Placing limit orders in ECNs that comply with the ECN Display Alternative under the SEC's Order Handling Rules in order to affect the price of transactions effected through POSIT may constitute market manipulation in violation of the antifraud provisions of the securities laws and NASD rules.


August 29, 1997

 

Lloyd H. Feller
Morgan, Lewis & Bockius
1800 M Street, N.W.
Washington, D.C. 20036-5869

 

Re: Certain Activity in Connection with Use of POSIT

 

Dear Mr. Feller:

 

I am responding to your July 24, 1997 letter to Alden Adkins requesting the views of NASD Regulation, Inc. ("NASD Regulation") with respect to certain behavior you think may be occurring in connection with the use of limit orders that are placed in Electronic Communications Networks ("ECNs") that comply with the ECN Display Alternative under the SEC’s Order Handling Rules. The orders may be delivered to the ECNs with the apparent intent of affecting the price of transactions effected through the Portfolio System for Institutional Trading ("POSIT") operated by your client, Investment Technology Group, Inc. ("ITG"). You have asked whether the behavior described in your letter is consistent with just and equitable principles of trade and other applicable provisions of the NASD rules and the federal securities laws.

 

Facts

 

We understand the pertinent facts to be the following: ITG is a U.S. registered broker/dealer that, among other things, operates POSIT. POSIT is an automated equity trading/crossing system that is designed to facilitate trading in exchange-listed and over-the-counter equity securities and portfolios of such securities. While the system is designed to accommodate portfolios, customer orders may range from large portfolios consisting of multiple stocks to orders consisting of only a single stock. POSIT is not an ECN.

 

Matched trades are generally executed through POSIT five times each trading day at random times within seven minute intervals (10:00-10:07 am; 11:30-11:37 am; 12:00-12:07 pm; 1:30-1:37 pm; and 3:00-3:07 pm). Trades are priced at the mid-point between the best bid quotation and best asked quotation for each matched stock in the primary market on that trading day.

 

The SEC’s Order Handling Rules require market makers to reflect in their quotes any better priced orders that the market maker privately quotes through an ECN.1 Alternatively, a market maker can deliver better priced orders anonymously to an ECN without changing its public quote if that ECN (1) ensures that the best prices market makers have entered are communicated to Nasdaq and (2) provides broker/dealers access to orders entered by market makers into the ECN ("ECN Display Alternative").2 Under this Alternative, the full size of the order must be displayed.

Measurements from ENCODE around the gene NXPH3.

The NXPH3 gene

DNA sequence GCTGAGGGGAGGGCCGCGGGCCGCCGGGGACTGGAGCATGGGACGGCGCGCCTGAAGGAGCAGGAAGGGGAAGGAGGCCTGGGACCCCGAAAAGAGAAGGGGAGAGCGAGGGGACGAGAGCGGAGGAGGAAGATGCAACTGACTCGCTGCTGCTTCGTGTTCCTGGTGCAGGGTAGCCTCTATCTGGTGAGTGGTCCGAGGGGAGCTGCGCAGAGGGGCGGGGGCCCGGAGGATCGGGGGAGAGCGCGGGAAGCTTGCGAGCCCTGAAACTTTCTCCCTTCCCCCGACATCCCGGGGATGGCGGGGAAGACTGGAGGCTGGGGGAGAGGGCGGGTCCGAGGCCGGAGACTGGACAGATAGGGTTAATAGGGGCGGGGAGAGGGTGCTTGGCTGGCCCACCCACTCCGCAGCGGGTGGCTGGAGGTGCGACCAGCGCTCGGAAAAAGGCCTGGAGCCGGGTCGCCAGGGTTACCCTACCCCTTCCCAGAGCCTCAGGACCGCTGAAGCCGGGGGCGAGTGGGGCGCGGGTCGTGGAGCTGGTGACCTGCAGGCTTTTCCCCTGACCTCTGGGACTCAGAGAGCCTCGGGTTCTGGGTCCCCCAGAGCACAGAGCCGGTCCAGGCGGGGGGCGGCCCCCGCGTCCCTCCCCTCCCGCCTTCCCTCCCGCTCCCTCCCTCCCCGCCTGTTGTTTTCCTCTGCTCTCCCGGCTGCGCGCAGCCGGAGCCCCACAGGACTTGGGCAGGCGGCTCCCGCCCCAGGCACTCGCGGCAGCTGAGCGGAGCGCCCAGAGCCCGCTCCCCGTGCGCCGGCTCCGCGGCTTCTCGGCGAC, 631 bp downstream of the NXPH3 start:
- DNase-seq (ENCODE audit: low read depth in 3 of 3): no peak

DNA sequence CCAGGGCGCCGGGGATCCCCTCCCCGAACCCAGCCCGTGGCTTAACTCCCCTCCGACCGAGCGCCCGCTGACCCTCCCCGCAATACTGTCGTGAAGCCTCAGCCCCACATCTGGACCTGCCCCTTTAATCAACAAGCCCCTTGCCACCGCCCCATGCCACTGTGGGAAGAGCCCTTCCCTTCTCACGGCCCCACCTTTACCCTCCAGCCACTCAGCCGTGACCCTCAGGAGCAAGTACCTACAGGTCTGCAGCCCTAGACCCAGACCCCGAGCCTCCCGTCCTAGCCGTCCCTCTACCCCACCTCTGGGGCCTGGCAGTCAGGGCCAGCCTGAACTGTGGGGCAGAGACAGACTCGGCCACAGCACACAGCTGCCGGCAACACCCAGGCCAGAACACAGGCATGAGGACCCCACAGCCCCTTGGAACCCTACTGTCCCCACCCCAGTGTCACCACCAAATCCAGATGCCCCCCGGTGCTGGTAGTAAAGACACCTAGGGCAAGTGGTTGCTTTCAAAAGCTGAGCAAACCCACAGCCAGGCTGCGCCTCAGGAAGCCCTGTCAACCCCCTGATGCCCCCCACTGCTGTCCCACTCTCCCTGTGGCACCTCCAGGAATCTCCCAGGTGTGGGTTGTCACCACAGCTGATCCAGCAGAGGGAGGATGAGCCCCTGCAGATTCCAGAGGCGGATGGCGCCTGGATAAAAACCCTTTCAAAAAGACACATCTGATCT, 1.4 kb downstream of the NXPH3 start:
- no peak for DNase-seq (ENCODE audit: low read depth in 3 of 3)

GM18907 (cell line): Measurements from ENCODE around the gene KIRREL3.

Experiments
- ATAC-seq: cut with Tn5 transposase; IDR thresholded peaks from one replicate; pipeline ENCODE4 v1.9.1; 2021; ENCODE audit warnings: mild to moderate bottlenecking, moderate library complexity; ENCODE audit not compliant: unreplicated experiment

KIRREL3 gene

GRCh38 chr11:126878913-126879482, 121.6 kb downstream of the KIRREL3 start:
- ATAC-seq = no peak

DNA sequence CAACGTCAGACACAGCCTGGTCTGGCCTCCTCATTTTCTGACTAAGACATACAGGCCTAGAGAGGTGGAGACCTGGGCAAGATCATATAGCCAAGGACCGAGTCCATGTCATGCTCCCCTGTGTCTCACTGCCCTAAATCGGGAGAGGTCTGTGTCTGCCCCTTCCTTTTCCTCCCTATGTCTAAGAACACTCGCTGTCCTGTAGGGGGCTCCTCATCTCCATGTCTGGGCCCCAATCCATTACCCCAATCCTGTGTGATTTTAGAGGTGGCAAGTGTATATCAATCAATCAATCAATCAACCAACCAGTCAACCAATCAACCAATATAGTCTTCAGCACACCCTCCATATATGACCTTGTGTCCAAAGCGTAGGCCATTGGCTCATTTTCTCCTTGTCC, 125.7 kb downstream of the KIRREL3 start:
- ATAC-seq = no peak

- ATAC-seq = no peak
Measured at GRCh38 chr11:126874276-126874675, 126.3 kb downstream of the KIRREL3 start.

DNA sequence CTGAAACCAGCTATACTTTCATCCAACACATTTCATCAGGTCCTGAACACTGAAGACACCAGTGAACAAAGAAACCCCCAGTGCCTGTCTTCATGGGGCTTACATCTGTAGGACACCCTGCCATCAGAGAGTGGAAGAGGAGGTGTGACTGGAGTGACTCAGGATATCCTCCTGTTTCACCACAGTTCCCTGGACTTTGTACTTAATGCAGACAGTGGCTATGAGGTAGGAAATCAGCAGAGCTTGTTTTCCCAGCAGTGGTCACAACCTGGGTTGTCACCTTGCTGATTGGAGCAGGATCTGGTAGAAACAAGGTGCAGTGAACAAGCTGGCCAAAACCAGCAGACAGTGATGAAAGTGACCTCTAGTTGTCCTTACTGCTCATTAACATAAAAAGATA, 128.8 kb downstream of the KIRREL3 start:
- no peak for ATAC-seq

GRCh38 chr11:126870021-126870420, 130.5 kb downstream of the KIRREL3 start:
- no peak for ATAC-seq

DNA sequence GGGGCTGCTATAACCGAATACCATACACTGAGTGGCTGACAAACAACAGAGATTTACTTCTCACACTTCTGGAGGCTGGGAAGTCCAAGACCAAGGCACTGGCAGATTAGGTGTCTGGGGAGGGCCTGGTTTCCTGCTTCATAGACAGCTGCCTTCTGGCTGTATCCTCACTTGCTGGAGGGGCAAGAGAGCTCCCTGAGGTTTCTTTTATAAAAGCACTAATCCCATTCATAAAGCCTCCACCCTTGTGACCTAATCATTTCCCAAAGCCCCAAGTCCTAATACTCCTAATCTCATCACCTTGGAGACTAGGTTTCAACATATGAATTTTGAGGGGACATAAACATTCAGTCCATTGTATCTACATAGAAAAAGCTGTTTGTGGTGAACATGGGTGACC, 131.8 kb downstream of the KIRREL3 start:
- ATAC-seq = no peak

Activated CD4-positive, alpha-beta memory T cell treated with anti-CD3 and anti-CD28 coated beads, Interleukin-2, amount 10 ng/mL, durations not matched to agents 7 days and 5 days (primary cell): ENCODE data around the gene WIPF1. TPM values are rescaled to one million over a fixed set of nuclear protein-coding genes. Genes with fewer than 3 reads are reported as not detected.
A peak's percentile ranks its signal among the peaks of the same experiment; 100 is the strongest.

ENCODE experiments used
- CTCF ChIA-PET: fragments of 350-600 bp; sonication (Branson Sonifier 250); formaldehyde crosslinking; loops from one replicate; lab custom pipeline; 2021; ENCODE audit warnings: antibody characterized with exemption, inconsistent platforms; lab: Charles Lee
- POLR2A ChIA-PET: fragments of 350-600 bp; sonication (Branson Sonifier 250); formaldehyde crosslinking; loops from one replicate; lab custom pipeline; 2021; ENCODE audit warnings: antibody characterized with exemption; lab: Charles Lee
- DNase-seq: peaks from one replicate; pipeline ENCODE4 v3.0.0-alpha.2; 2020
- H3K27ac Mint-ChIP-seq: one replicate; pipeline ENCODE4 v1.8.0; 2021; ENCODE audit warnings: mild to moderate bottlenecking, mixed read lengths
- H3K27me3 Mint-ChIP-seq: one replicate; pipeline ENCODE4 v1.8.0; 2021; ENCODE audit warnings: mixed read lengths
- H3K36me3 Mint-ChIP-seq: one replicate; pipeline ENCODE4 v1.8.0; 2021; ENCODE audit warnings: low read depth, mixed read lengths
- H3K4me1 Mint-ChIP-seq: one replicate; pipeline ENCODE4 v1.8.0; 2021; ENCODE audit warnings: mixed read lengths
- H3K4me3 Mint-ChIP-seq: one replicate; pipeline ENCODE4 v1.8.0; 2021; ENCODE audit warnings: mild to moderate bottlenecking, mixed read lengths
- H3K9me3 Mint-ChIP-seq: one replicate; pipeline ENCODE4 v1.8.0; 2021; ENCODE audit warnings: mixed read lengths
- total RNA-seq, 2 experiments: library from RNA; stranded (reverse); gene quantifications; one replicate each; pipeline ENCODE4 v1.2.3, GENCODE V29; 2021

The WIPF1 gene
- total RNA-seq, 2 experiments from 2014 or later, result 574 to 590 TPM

ITG’s customers and ITG believe that certain market makers have placed orders in ECNs that comply with the ECN Display Alternative in order to move the contra side of the market for a security in which that market maker has placed an order for a match in POSIT. For example, if a market is 10 - 10-1/4, that match in POSIT will occur at 10-1/8. If a POSIT customer seeking to buy shares through the POSIT match causes the national best to change to 10 - 10-3/16, the price of the POSIT match will be reduced to 10-3/32, thus resulting in an improved price to that person to the disadvantage of all other customers on the other side of the market in that particular cross.

 

ITG states that it has a sophisticated system by which it monitors for this type of behavior on the part of its customers. ITG further states, however, that the adoption of the SEC’s Order Handling Rules and the availability of an ECN as a vehicle to anonymously change the inside market has limited the effectiveness of ITG’s surveillance of POSIT.

 

Discussion

 

The behavior you have described may constitute market manipulation in violation of the antifraud provisions of the securities laws and NASD rules. See, e.g., Ernst & Ernst v. Hochfelder, 425 U.S. 185, 199 (1976): Manipulation is a "term of art . . . connot[ing] intentional or willful conduct designed to deceive or defraud investors by controlling or artificially affecting the price of securities;" In re Randolph K. Pace, et al., 53 S.E.C. Docket 2330, Securities Exchange Act Release No. 32153 (April 15, 1993): "the purpose of a manipulation . . . is not merely to create an artificial price increase, but also to garner profits from the creation of the artificial trading price." See also, e.g., NASD IM-3310, prohibiting manipulative and deceptive quotations. Accordingly, we request that you immediately bring to our attention any instances of the described behavior so that we can investigate and determine whether a manipulation has taken place. Please call Tom Gira in the Office of Market Regulation at (301) 590-6410 with this information.

 

I hope this letter is responsive to your inquiry. Please note that the opinions expressed in this letter are staff opinions only and have not been reviewed or endorsed by the Board of Directors of NASD Regulation, Inc. This letter responds only to the issues you have raised based on the facts as you have described them in your letter, and does not necessarily address any other rule or interpretation of the NASD or all the possible regulatory and legal issues involved.

 

Very truly yours,

 

 

 

Mary N. Revell

 

cc:

Alden Adkins
Jim Cangiano
Tom Gira

 




1 See Securities Exchange Act Release No. 37619A (August 29, 1996); 61 FR 48290 (September 12, 1996).

 

2 See 17 CFR § 240.11Ac1-1(c)(5)(ii).